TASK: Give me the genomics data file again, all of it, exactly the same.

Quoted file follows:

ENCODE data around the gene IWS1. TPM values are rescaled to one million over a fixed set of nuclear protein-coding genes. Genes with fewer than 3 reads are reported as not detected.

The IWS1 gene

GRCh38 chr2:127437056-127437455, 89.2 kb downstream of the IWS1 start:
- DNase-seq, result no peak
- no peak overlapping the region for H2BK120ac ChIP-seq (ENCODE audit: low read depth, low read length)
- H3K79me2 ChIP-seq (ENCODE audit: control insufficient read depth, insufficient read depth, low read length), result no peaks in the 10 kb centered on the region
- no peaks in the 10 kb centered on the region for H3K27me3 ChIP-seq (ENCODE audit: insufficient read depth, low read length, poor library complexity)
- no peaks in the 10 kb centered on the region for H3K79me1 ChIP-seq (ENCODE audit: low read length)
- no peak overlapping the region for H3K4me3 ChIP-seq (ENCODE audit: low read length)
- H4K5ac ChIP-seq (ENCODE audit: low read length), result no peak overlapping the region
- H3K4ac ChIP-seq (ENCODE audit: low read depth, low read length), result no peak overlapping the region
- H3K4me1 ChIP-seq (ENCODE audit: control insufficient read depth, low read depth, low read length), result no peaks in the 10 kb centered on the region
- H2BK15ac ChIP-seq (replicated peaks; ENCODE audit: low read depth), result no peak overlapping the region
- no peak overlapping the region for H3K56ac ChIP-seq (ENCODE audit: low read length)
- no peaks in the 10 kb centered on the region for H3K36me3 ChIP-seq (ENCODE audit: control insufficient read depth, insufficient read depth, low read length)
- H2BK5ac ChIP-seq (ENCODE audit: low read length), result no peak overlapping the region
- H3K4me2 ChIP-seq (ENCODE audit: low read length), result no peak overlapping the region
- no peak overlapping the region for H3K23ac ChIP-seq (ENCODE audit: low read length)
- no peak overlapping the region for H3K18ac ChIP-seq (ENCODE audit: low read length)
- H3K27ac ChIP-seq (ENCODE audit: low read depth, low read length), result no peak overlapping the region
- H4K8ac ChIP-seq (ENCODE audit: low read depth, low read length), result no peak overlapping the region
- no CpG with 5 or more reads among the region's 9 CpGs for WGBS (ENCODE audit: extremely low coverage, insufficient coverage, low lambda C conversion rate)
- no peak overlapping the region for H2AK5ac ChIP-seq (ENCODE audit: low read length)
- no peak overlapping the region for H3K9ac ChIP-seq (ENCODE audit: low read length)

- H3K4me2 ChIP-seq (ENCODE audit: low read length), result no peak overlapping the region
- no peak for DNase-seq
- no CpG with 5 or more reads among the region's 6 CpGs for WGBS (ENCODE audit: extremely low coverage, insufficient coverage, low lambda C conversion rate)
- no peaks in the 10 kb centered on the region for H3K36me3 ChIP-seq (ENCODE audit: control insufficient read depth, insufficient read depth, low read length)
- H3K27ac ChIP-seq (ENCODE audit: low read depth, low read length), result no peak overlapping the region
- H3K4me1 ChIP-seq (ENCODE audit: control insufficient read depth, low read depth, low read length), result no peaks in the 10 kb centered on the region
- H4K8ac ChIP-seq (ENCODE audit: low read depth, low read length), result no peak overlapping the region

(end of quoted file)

ENCODE data around the gene IWS1. TPM values are rescaled to one million over a fixed set of nuclear protein-coding genes. Genes with fewer than 3 reads are reported as not detected.

The IWS1 gene

GRCh38 chr2:127437056-127437455, 89.2 kb downstream of the IWS1 start:
- DNase-seq, result no peak
- no peak overlapping the region for H2BK120ac ChIP-seq (ENCODE audit: low read depth, low read length)
- H3K79me2 ChIP-seq (ENCODE audit: control insufficient read depth, insufficient read depth, low read length), result no peaks in the 10 kb centered on the region
- no peaks in the 10 kb centered on the region for H3K27me3 ChIP-seq (ENCODE audit: insufficient read depth, low read length, poor library complexity)
- no peaks in the 10 kb centered on the region for H3K79me1 ChIP-seq (ENCODE audit: low read length)
- no peak overlapping the region for H3K4me3 ChIP-seq (ENCODE audit: low read length)
- H4K5ac ChIP-seq (ENCODE audit: low read length), result no peak overlapping the region
- H3K4ac ChIP-seq (ENCODE audit: low read depth, low read length), result no peak overlapping the region
- H3K4me1 ChIP-seq (ENCODE audit: control insufficient read depth, low read depth, low read length), result no peaks in the 10 kb centered on the region
- H2BK15ac ChIP-seq (replicated peaks; ENCODE audit: low read depth), result no peak overlapping the region
- no peak overlapping the region for H3K56ac ChIP-seq (ENCODE audit: low read length)
- no peaks in the 10 kb centered on the region for H3K36me3 ChIP-seq (ENCODE audit: control insufficient read depth, insufficient read depth, low read length)
- H2BK5ac ChIP-seq (ENCODE audit: low read length), result no peak overlapping the region
- H3K4me2 ChIP-seq (ENCODE audit: low read length), result no peak overlapping the region
- no peak overlapping the region for H3K23ac ChIP-seq (ENCODE audit: low read length)
- no peak overlapping the region for H3K18ac ChIP-seq (ENCODE audit: low read length)
- H3K27ac ChIP-seq (ENCODE audit: low read depth, low read length), result no peak overlapping the region
- H4K8ac ChIP-seq (ENCODE audit: low read depth, low read length), result no peak overlapping the region
- no CpG with 5 or more reads among the region's 9 CpGs for WGBS (ENCODE audit: extremely low coverage, insufficient coverage, low lambda C conversion rate)
- no peak overlapping the region for H2AK5ac ChIP-seq (ENCODE audit: low read length)
- no peak overlapping the region for H3K9ac ChIP-seq (ENCODE audit: low read length)

- H3K4me2 ChIP-seq (ENCODE audit: low read length), result no peak overlapping the region
- no peak for DNase-seq
- no CpG with 5 or more reads among the region's 6 CpGs for WGBS (ENCODE audit: extremely low coverage, insufficient coverage, low lambda C conversion rate)
- no peaks in the 10 kb centered on the region for H3K36me3 ChIP-seq (ENCODE audit: control insufficient read depth, insufficient read depth, low read length)
- H3K27ac ChIP-seq (ENCODE audit: low read depth, low read length), result no peak overlapping the region
- H3K4me1 ChIP-seq (ENCODE audit: control insufficient read depth, low read depth, low read length), result no peaks in the 10 kb centered on the region
- H4K8ac ChIP-seq (ENCODE audit: low read depth, low read length), result no peak overlapping the region